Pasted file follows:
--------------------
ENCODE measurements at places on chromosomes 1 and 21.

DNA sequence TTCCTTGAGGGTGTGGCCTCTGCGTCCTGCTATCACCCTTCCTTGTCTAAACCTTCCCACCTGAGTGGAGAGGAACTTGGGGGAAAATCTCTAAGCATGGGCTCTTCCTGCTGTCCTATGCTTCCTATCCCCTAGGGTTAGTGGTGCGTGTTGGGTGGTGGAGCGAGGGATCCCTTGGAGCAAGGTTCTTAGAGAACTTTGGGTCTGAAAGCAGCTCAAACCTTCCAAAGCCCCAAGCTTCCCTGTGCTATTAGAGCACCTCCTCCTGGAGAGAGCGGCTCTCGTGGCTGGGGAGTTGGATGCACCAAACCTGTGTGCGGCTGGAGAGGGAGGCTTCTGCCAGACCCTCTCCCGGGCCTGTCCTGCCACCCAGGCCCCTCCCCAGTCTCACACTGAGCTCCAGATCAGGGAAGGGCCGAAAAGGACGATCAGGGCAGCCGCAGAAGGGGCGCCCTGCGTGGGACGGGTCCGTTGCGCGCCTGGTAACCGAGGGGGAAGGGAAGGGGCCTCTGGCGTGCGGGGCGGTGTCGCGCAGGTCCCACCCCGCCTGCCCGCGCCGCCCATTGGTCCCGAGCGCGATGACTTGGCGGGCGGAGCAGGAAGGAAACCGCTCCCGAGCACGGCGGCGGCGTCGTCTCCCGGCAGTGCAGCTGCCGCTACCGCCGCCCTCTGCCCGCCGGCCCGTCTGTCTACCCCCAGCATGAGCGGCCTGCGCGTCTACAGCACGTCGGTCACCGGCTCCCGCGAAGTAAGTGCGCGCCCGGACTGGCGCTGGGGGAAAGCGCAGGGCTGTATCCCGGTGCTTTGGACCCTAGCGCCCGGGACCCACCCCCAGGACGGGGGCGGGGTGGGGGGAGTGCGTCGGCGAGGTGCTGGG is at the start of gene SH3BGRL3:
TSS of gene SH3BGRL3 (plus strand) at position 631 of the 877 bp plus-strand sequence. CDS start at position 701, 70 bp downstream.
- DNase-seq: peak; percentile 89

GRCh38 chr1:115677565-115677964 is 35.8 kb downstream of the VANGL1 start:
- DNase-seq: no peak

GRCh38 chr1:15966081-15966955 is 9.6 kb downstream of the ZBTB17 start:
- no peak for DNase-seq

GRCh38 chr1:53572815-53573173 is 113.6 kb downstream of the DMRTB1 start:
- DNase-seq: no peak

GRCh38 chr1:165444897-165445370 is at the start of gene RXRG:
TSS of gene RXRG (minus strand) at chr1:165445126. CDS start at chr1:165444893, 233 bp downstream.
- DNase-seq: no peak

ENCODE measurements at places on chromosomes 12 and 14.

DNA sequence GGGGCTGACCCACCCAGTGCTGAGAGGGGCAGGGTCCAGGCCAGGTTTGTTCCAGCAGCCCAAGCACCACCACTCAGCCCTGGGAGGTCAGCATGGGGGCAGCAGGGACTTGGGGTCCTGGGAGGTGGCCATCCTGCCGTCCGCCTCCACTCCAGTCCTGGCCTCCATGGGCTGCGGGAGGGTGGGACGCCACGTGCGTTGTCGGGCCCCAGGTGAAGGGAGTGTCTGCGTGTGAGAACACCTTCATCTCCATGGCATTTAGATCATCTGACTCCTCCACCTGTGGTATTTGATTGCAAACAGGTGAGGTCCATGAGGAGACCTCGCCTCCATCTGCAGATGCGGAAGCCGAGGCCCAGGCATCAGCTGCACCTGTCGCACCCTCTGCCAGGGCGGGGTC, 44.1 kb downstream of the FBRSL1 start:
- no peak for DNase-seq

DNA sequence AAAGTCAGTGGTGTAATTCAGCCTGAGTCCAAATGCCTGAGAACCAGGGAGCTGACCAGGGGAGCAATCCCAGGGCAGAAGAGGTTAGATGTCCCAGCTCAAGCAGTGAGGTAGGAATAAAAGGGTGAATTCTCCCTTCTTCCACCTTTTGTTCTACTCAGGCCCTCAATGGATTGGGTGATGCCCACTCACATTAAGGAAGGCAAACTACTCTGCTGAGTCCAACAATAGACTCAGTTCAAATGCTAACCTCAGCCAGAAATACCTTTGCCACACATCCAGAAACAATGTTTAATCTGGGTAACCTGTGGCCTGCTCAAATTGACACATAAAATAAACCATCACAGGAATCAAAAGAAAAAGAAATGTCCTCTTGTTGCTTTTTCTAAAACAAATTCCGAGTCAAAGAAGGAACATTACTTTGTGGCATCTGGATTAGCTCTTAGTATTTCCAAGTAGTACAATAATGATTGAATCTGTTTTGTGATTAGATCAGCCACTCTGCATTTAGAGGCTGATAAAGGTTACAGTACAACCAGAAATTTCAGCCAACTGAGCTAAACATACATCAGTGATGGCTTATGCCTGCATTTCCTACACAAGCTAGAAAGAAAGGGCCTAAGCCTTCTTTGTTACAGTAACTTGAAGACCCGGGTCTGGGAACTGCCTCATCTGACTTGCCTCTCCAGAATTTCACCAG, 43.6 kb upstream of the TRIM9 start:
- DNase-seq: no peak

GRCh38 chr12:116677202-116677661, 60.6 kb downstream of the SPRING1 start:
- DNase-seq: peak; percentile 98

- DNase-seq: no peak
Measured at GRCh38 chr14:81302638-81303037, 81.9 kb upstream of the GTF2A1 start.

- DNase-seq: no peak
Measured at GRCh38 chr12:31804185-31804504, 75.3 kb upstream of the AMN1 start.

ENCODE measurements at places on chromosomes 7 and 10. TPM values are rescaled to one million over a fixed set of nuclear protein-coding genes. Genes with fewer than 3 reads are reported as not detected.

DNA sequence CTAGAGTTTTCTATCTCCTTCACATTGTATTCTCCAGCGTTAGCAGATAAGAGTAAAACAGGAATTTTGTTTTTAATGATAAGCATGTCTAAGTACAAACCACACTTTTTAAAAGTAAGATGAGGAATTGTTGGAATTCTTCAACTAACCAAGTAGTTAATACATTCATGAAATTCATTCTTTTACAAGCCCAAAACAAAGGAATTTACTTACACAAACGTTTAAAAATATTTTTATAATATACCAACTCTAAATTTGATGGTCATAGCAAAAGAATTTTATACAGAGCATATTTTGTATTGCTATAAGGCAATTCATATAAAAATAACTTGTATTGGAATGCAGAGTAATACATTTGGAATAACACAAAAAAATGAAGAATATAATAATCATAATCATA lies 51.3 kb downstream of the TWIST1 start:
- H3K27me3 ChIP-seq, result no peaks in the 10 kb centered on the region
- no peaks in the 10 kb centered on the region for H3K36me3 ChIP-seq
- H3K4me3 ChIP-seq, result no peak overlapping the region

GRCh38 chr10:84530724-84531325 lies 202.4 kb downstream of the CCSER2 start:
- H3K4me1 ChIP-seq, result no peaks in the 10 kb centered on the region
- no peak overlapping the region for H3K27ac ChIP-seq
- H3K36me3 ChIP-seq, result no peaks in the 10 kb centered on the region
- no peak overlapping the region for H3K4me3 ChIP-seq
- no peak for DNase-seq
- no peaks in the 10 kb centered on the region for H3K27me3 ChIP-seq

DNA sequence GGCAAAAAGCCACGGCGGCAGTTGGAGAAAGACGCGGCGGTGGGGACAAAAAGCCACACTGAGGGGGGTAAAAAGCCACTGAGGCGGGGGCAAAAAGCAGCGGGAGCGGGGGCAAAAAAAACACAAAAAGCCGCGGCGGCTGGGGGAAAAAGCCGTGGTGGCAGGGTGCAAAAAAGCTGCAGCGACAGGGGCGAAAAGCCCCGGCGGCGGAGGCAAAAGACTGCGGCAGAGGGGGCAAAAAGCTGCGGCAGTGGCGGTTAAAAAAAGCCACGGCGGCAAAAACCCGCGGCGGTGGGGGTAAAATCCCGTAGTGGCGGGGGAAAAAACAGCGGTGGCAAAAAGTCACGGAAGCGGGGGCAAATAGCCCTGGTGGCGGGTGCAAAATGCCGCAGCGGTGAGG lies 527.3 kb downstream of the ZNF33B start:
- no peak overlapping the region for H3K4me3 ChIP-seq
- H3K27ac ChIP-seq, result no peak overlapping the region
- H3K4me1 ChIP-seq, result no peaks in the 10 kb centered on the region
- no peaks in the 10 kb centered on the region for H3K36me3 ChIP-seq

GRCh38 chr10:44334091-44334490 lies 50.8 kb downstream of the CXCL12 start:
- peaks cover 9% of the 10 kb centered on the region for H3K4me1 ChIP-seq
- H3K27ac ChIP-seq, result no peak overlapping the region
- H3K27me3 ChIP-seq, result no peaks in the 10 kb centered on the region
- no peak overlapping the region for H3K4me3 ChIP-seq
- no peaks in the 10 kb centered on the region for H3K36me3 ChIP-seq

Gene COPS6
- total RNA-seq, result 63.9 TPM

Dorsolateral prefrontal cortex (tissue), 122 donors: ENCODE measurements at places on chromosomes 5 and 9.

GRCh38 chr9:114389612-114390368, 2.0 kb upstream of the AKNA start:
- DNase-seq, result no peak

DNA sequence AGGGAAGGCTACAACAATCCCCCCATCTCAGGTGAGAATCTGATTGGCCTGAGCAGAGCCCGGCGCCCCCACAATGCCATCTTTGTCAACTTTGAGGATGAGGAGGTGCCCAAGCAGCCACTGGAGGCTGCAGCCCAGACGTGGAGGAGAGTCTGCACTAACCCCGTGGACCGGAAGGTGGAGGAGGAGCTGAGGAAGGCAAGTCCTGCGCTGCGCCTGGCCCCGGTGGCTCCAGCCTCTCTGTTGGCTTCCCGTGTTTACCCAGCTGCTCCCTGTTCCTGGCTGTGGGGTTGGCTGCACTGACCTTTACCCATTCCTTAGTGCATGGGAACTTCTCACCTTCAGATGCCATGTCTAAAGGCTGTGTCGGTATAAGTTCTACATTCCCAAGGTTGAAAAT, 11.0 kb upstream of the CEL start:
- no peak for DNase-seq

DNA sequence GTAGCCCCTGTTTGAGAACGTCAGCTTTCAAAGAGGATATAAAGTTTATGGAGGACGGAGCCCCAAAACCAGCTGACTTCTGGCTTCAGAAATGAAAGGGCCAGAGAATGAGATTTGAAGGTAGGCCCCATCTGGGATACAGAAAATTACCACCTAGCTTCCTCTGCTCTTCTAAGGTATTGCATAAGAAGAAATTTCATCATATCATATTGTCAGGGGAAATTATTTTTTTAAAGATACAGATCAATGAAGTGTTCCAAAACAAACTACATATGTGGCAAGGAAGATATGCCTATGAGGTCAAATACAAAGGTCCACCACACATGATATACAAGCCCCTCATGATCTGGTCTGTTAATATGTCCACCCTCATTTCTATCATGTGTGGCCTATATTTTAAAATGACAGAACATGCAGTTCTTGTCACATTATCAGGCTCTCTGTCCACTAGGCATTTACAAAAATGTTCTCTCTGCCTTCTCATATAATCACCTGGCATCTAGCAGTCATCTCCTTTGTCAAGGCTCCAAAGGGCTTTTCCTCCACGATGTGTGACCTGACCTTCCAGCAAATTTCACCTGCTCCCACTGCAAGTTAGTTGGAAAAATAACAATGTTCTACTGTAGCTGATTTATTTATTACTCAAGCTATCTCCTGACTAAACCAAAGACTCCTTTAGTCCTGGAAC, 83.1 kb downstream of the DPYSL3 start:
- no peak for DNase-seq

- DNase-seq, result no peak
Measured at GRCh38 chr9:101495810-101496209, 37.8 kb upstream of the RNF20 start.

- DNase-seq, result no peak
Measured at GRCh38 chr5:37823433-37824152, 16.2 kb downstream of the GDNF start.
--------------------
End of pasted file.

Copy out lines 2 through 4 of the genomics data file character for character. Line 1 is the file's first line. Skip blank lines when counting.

DNA sequence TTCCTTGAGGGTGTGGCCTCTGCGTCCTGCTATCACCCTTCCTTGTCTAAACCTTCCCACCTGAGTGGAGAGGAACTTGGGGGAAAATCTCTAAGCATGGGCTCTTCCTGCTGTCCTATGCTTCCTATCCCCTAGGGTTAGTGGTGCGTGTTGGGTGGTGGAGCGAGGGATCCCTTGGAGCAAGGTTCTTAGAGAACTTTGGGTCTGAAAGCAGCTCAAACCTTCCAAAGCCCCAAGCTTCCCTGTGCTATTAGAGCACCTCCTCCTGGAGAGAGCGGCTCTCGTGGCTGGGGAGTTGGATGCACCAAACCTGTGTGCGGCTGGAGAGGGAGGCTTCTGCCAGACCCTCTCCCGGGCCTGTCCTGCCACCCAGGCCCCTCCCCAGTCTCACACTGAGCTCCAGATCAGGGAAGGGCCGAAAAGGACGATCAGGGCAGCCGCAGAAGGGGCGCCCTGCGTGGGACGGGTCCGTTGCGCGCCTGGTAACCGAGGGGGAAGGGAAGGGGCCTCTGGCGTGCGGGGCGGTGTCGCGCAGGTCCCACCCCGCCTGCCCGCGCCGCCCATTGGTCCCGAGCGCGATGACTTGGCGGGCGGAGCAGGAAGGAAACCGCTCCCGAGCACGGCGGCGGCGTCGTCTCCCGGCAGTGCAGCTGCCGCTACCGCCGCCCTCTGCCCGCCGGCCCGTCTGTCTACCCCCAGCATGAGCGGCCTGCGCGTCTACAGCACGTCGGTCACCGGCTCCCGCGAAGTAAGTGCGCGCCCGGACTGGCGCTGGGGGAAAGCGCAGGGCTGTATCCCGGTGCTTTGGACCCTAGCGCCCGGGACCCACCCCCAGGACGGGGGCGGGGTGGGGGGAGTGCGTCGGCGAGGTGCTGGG is at the start of gene SH3BGRL3:
TSS of gene SH3BGRL3 (plus strand) at position 631 of the 877 bp plus-strand sequence. CDS start at position 701, 70 bp downstream.
- DNase-seq: peak; percentile 89